Copyrigh 2018, J. Keith Broyles, All Rights Reserved


Before It Destroys Us

Today’s Journey Through Scripture Readings: 1 Chronicles 13-15; John 7:1-27

25 Then David, along with Israel’s elders and the captains of the thousands, went with rejoicing to bring up the chest containing the Lord’s covenant from Obed-edom’s house. 26 Since God had helped the Levites who were carrying the chest containing the Lord’s covenant, they sacrificed seven bulls and seven rams. 27 David wore a fine-linen robe, as did the singers, all the Levites who were carrying the chest, and Chenaniah, the leader of transportation. David also wore a linen priestly vest. 28 So all Israel brought up the chest containing the Lord’s covenant with shouts of joy, accompanied by the blast of the ram’s horn, by trumpets and cymbals, and playing on harps and lyres. 29 As the chest containing the Lord’s covenant entered David’s City, Michal, Saul’s daughter, looked out the window. When she saw King David leaping and dancing, she lost all respect for him (1 Chronicles 15:25-29, Common English Bible).

16 As the Ark of the Lord came into the city, Saul’s daughter Michal looked out the window. When she saw David jumping and dancing in the presence of the Lord, she hated him.
23 And Saul’s daughter Michal had no children to the day she died. (2 Samuel 6:16, 23 New Century Version).

“…she hated him.” Those are some strong words for one’s wife to say about a husband. Some wives of the Biblical period when marriages were, at least as often as not, arranged for the benefit of the parents rather than the feelings the bride and groom might have had for each other, might actually have something to complain about. Michal loved David, at least for a while (see 1 Samuel 18:20).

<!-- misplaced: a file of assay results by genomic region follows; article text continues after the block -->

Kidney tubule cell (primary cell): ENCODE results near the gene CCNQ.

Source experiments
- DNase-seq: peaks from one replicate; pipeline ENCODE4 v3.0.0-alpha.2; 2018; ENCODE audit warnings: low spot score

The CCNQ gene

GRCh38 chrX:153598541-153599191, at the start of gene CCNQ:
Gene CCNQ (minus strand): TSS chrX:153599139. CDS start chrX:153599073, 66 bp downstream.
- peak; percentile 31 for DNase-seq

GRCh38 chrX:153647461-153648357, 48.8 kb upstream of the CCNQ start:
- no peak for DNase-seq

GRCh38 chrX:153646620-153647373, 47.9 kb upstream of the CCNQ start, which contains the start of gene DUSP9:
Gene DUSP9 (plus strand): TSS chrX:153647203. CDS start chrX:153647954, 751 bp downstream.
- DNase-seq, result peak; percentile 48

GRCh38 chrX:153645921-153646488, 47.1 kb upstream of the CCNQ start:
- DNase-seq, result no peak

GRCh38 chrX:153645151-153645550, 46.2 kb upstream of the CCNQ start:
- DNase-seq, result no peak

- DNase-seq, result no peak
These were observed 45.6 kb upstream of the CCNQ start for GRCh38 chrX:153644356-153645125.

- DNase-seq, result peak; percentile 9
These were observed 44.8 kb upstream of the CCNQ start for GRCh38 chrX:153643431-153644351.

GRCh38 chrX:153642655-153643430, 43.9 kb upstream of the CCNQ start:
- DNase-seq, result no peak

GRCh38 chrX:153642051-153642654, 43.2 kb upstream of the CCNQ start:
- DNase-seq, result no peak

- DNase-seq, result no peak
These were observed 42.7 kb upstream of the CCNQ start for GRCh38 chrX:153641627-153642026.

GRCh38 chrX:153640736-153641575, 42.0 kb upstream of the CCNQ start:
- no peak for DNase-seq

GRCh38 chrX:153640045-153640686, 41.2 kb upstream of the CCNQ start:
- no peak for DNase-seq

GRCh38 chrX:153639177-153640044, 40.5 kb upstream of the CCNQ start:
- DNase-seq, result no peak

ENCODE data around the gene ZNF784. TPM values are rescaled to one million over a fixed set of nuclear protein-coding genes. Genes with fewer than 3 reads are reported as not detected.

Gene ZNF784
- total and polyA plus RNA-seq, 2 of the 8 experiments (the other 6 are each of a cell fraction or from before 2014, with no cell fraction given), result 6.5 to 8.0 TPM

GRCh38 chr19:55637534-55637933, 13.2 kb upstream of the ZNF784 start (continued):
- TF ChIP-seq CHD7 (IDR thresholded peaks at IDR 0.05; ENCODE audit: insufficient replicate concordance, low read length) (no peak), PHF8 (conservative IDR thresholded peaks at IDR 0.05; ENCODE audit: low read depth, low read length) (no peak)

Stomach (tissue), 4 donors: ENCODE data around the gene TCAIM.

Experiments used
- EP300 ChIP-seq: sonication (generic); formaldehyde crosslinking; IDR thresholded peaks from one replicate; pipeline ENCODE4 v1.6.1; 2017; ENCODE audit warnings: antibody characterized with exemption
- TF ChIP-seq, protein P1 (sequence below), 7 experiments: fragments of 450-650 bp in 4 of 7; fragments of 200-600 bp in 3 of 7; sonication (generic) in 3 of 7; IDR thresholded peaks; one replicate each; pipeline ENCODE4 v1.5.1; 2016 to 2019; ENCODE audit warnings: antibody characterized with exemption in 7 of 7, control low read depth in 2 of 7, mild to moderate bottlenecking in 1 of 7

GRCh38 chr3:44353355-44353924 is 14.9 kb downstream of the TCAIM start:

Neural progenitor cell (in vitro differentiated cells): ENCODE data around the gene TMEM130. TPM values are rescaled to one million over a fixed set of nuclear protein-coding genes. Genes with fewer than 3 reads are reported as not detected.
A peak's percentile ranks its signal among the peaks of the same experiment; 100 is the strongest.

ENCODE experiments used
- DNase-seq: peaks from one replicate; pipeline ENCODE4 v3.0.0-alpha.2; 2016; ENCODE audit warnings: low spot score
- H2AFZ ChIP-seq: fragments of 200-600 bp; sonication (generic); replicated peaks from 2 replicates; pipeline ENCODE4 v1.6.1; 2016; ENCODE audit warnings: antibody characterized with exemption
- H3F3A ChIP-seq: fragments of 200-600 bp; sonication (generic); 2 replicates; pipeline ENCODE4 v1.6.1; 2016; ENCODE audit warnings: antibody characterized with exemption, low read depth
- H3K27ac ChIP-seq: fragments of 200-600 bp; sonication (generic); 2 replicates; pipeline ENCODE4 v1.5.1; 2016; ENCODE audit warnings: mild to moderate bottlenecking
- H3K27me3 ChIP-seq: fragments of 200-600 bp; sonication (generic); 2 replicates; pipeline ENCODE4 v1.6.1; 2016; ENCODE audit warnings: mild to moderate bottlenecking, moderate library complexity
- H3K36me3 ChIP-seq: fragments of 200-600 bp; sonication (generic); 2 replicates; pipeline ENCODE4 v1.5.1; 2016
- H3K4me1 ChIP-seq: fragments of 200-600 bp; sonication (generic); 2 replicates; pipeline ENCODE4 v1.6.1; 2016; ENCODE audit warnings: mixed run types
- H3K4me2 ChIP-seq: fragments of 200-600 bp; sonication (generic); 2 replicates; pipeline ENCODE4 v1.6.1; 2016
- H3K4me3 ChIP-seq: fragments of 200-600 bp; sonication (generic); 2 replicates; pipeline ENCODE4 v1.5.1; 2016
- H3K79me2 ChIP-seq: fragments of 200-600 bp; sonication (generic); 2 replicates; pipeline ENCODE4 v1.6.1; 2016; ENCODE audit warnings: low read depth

Why would she hate David so? I love the Common English Bible. It is my favorite translation but, sometimes I just don’t like the way the translators brought the Greek or Hebrew into English. This lesson is just such an example. Common English says, “She lost all respect for him.” There is a huge gap from hate to lost respect. There are plenty of people for who I have little if any respect. That does not mean I hate those people.

What Michal has going on here is far deeper. Michael had plenty of opportunities to watch two kings in action, first her father and then her husband. She had seen Saul govern and had drawn her conclusions about what kingly behavior looked like. With this incident, David dancing and leaping before the Lord in celebration of the Ark of the Covenant’s return to the seat of the Israelite government.

The writer never says how David was dressed as this scene plays out, but Michal does. “With what honor the king of Israel acted today! You took off your clothes in front of the servant girls of your officers like one who takes off his clothes without shame!” I am not sure if this means David was actually naked or if it means with what he was wearing and how he was acting, he may as well have been naked.

For whatever the reason, Michal now hated her husband. The writer never comes out and directly puts together a relationship between Michal’s hatred and her lack of children. The implication, however, is certainly there.